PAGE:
After a day of very quiet trading activity,

Treasuries were lower, especially at the long end, which lost more than half a point. The shorter-term notes were marginally off. With no release of economic data today, dealers are awaiting decisions to come from the Jan. 30-31 meeting of the

Federal Open Market Committee , the policy-making arm of the

Federal Reserve .

Yields were up slightly on the 10-year and the 30-year Treasury and close to flat on the notes after having dipped earlier in the morning.

The benchmark 10-year

Treasury note fell 12/32 to 103 10/32, raising its yield 4.9 basis points to 5.315%.

The 30-year

Treasury bond fell 24/32 to 107 29/32, raising its yield 4.9 basis points to 5.692%.

Much of what has been happening in the money market over the last two trading days has hinged on recent remarks by Fed chairman

Alan Greenspan .

Greenspan indicated in his comments to the

Senate Budget Committee

last week that economic growth is at a standstill. Although he devoted most of his talk to the macroeconomic benefits of a tax cut and dropped no hint about monetary corrective measures, Greenspan did not appear to contradict market expectations of a half percentage point cut in interest rates at the end of this month. He was much more explicit about inflation, deeming it well under control.

The potential rise of inflation has been the major reason for the Fed to back away from lowering interest rates in the past.

Market watchers were somewhat taken aback by Greenspan's endorsing, in principle if not necessarily in degree or timing, the proposed tax breaks of the Bush administration. But they took his comments on the economy and inflation to mean that a 50 basis-point cut in the

fed funds rate is inevitable. The fed funds futures rate, which tracks such sentiment, presently pegs the chances of this happening at almost 95%.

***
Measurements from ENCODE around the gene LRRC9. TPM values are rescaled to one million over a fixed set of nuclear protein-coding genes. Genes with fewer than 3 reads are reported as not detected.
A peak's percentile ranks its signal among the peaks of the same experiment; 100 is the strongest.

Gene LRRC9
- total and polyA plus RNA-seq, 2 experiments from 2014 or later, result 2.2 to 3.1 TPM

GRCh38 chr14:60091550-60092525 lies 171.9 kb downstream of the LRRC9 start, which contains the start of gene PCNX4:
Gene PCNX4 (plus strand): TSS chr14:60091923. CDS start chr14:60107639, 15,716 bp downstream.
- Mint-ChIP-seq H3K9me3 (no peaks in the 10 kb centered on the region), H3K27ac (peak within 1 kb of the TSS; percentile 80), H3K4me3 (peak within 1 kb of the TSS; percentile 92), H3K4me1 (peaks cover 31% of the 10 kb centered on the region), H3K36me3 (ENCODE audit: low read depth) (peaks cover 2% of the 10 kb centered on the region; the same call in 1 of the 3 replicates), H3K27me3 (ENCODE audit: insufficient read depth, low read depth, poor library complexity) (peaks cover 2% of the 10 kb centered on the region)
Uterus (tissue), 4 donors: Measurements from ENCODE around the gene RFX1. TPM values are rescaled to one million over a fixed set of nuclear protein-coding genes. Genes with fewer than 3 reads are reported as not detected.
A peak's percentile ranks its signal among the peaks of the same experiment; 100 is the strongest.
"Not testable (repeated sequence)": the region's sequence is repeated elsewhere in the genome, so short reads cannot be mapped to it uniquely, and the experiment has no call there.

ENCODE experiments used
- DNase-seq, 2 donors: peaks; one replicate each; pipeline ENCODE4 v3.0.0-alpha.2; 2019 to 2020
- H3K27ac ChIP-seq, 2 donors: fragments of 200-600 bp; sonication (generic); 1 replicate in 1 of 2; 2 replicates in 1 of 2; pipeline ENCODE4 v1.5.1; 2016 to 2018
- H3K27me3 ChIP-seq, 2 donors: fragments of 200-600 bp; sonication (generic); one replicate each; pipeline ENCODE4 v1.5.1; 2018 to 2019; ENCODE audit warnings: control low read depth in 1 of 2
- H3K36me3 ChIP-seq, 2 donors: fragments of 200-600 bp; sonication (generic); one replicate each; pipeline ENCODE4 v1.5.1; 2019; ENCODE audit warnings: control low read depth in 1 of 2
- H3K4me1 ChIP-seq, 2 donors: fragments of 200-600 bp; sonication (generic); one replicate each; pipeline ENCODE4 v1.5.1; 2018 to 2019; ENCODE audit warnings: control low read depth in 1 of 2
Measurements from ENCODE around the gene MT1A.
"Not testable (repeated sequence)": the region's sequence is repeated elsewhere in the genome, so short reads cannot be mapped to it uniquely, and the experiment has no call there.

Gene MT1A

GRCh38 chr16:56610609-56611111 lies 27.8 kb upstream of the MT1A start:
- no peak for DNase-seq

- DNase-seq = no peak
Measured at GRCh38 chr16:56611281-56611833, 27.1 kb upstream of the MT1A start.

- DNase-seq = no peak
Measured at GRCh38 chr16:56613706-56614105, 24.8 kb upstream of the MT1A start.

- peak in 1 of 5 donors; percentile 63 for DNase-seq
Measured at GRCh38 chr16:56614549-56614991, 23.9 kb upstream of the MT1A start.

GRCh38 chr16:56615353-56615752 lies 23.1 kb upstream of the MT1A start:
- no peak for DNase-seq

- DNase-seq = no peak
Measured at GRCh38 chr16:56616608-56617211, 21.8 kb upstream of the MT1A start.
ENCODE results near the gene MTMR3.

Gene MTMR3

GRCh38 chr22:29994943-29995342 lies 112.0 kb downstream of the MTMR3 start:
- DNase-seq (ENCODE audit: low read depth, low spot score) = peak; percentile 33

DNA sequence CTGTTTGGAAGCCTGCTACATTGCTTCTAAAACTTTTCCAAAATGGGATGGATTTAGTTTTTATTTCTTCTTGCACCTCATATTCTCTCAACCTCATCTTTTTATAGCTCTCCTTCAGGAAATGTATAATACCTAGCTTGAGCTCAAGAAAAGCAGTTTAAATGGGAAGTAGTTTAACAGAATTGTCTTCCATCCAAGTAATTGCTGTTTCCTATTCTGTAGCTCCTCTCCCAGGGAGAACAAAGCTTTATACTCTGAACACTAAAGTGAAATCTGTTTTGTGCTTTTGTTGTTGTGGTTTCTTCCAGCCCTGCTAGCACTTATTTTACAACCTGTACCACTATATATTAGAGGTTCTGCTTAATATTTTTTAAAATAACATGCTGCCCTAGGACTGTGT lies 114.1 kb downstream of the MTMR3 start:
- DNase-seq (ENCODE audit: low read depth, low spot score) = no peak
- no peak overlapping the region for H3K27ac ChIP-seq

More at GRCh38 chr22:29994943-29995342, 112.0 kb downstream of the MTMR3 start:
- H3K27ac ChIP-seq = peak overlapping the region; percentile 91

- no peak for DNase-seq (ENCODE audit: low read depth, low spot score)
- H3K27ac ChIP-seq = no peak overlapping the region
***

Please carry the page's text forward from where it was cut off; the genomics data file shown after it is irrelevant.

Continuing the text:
According to

IFRglobalmarkets.com

, the volume of trading today was a little more than half of what it has been over the past five days. This was in no small part due to the absence of corporate and agency debt issuance, which had been flooding the money market over the last three weeks and causing bond strategists to substantially shift portfolio positions to accommodate the higher yielding corporate securities. In fact, January saw a new record for the amount of corporate issues entering the market in a single month.

Thomson Financial Securities Data

notes that the $83.05 billion of such debt issued this month eclipsed the previous record of $57.3 billion set last March.

The arrival of high-yielding investment-grade debt in the trading pit hits the longer-maturing bonds hardest, especially in an environment of falling rates. Traders offload the longer-dated security to minimize their exposure to the possible inflation that may accompany the increased liquidity resulting from easier lending.

Besides the developments at the central bank's meeting, economic news to watch for during the week is the previous quarter's

gross domestic product

(

definition |

chart |

source

), and manufacturing and employment data. The Fed committee will likely have a heads-up on some of these reports, although the forecast growth of just 2% for the latest GDP number surprises nobody.

Economic morale was further punctured as two major corporations announced layoffs.

DaimlerChrysler

will cut 26,000 positions at its Chrysler unit over the next three years, while

Xerox

will eliminate 4,000. And the outplacement firm of

Challenger, Gray and Christmas

reports that the dot-com sector laid off 23% more workers in January than it did the previous month. All the more reason for money managers to remain convinced that Greenspan will come to the rescue.

At the

Chicago Board of Trade

, the March

Treasury futures contract fell 11/32 to 102 14/32.

Currency and Commodities

The dollar fell against the yen and rose against the euro. It lately was worth 116.64 yen, down from 117.32. The euro was worth $0.9170, down from $0.9238. For more on currencies, see

TSC's

Currencies column.

Crude oil for February delivery at the

New York Mercantile Exchange

fell to $29.06 a barrel from $29.77.

The

Bridge Commodity Research Bureau Index

fell to 225.46 from 229.14.

Gold for March delivery at the

Comex

slipped to $262.80 an ounce from $262.90.